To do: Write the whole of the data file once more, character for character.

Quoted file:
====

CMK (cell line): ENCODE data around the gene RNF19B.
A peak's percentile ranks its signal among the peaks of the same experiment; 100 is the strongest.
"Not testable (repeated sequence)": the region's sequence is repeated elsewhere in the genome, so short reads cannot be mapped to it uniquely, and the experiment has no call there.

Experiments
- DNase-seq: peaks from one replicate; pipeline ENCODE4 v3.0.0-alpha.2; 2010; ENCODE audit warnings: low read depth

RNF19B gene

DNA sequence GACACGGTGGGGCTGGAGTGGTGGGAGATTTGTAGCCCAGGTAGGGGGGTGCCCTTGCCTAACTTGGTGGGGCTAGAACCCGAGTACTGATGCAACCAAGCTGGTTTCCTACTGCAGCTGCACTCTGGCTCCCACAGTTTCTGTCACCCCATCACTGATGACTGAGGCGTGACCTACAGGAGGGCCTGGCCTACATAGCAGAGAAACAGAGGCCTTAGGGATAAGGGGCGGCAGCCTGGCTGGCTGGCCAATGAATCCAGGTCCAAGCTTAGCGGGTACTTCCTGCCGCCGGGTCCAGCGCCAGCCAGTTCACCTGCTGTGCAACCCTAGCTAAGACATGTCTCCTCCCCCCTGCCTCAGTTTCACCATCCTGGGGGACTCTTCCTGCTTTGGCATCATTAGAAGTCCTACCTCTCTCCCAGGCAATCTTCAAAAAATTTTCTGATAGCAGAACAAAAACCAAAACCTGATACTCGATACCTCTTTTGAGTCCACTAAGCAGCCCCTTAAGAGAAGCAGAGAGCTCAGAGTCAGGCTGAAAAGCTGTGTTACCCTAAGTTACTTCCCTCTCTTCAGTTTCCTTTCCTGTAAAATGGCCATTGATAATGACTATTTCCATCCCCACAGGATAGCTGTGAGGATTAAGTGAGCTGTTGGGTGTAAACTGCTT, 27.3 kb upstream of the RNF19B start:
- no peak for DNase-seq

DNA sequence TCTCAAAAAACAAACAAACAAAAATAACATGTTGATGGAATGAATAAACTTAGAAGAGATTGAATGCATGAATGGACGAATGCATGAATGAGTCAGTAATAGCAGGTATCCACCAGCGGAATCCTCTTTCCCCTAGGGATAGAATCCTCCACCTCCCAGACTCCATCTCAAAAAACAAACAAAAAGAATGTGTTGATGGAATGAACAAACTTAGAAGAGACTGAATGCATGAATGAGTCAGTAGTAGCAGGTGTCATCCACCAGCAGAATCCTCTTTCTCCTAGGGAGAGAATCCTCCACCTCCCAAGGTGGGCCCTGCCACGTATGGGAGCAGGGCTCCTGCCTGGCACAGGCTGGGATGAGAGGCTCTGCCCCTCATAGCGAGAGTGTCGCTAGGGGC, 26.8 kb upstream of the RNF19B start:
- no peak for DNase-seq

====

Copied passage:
CMK (cell line): ENCODE data around the gene RNF19B.
A peak's percentile ranks its signal among the peaks of the same experiment; 100 is the strongest.
"Not testable (repeated sequence)": the region's sequence is repeated elsewhere in the genome, so short reads cannot be mapped to it uniquely, and the experiment has no call there.

Experiments
- DNase-seq: peaks from one replicate; pipeline ENCODE4 v3.0.0-alpha.2; 2010; ENCODE audit warnings: low read depth

RNF19B gene

DNA sequence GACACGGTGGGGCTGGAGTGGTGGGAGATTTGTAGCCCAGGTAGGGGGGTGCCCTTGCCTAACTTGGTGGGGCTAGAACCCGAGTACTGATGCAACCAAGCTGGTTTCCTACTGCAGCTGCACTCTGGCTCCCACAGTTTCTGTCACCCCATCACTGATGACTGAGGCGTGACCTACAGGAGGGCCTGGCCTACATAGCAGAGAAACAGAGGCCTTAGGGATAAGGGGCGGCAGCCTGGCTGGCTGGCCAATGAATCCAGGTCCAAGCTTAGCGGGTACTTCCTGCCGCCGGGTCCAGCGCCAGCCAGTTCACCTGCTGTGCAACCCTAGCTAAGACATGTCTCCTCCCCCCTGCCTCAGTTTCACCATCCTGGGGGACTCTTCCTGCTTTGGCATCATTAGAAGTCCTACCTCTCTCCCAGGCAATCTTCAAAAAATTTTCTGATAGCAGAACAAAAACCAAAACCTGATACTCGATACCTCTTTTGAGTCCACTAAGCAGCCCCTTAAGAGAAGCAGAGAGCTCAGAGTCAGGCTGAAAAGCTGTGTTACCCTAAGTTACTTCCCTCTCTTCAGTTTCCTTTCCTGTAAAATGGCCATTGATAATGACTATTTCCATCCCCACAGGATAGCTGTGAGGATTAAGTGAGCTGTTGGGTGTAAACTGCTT, 27.3 kb upstream of the RNF19B start:
- no peak for DNase-seq

DNA sequence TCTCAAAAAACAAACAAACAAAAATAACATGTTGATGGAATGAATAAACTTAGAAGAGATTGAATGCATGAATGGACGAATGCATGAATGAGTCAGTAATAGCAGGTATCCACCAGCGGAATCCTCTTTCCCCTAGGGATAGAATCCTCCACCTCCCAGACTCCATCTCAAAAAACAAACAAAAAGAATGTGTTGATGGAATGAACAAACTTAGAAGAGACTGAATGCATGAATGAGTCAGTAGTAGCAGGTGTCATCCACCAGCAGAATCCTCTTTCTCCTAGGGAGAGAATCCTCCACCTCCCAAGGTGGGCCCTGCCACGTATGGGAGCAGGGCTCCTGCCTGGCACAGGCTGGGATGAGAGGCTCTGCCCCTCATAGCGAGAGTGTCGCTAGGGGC, 26.8 kb upstream of the RNF19B start:
- no peak for DNase-seq